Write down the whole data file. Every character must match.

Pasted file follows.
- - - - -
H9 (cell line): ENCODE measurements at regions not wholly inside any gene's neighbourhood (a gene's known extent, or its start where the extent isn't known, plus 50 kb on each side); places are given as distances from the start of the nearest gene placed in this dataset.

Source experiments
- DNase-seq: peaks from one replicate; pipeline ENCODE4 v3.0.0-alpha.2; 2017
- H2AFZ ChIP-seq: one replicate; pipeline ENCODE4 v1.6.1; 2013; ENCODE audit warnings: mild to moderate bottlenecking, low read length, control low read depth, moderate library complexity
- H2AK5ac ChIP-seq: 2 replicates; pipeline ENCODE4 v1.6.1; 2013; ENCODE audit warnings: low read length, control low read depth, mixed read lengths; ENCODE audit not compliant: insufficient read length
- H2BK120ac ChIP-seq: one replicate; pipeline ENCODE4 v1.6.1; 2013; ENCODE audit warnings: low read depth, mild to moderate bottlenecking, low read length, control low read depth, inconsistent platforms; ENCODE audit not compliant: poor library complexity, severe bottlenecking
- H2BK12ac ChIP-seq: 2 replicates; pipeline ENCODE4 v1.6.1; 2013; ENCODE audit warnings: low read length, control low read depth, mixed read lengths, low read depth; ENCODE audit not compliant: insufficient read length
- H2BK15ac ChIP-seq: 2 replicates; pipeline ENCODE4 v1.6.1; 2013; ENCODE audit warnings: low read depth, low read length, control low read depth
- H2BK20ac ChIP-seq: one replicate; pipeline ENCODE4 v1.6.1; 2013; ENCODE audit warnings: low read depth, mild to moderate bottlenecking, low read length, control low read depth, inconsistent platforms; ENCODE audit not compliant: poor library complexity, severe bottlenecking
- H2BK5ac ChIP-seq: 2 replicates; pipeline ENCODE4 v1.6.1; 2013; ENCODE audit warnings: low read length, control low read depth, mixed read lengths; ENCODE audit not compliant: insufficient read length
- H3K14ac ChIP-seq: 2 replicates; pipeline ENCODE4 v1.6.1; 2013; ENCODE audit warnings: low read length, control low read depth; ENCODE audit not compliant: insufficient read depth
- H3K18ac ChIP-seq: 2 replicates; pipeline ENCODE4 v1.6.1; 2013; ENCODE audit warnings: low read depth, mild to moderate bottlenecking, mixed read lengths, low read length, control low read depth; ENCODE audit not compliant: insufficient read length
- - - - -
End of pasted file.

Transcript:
H9 (cell line): ENCODE measurements at regions not wholly inside any gene's neighbourhood (a gene's known extent, or its start where the extent isn't known, plus 50 kb on each side); places are given as distances from the start of the nearest gene placed in this dataset.

Source experiments
- DNase-seq: peaks from one replicate; pipeline ENCODE4 v3.0.0-alpha.2; 2017
- H2AFZ ChIP-seq: one replicate; pipeline ENCODE4 v1.6.1; 2013; ENCODE audit warnings: mild to moderate bottlenecking, low read length, control low read depth, moderate library complexity
- H2AK5ac ChIP-seq: 2 replicates; pipeline ENCODE4 v1.6.1; 2013; ENCODE audit warnings: low read length, control low read depth, mixed read lengths; ENCODE audit not compliant: insufficient read length
- H2BK120ac ChIP-seq: one replicate; pipeline ENCODE4 v1.6.1; 2013; ENCODE audit warnings: low read depth, mild to moderate bottlenecking, low read length, control low read depth, inconsistent platforms; ENCODE audit not compliant: poor library complexity, severe bottlenecking
- H2BK12ac ChIP-seq: 2 replicates; pipeline ENCODE4 v1.6.1; 2013; ENCODE audit warnings: low read length, control low read depth, mixed read lengths, low read depth; ENCODE audit not compliant: insufficient read length
- H2BK15ac ChIP-seq: 2 replicates; pipeline ENCODE4 v1.6.1; 2013; ENCODE audit warnings: low read depth, low read length, control low read depth
- H2BK20ac ChIP-seq: one replicate; pipeline ENCODE4 v1.6.1; 2013; ENCODE audit warnings: low read depth, mild to moderate bottlenecking, low read length, control low read depth, inconsistent platforms; ENCODE audit not compliant: poor library complexity, severe bottlenecking
- H2BK5ac ChIP-seq: 2 replicates; pipeline ENCODE4 v1.6.1; 2013; ENCODE audit warnings: low read length, control low read depth, mixed read lengths; ENCODE audit not compliant: insufficient read length
- H3K14ac ChIP-seq: 2 replicates; pipeline ENCODE4 v1.6.1; 2013; ENCODE audit warnings: low read length, control low read depth; ENCODE audit not compliant: insufficient read depth
- H3K18ac ChIP-seq: 2 replicates; pipeline ENCODE4 v1.6.1; 2013; ENCODE audit warnings: low read depth, mild to moderate bottlenecking, mixed read lengths, low read length, control low read depth; ENCODE audit not compliant: insufficient read length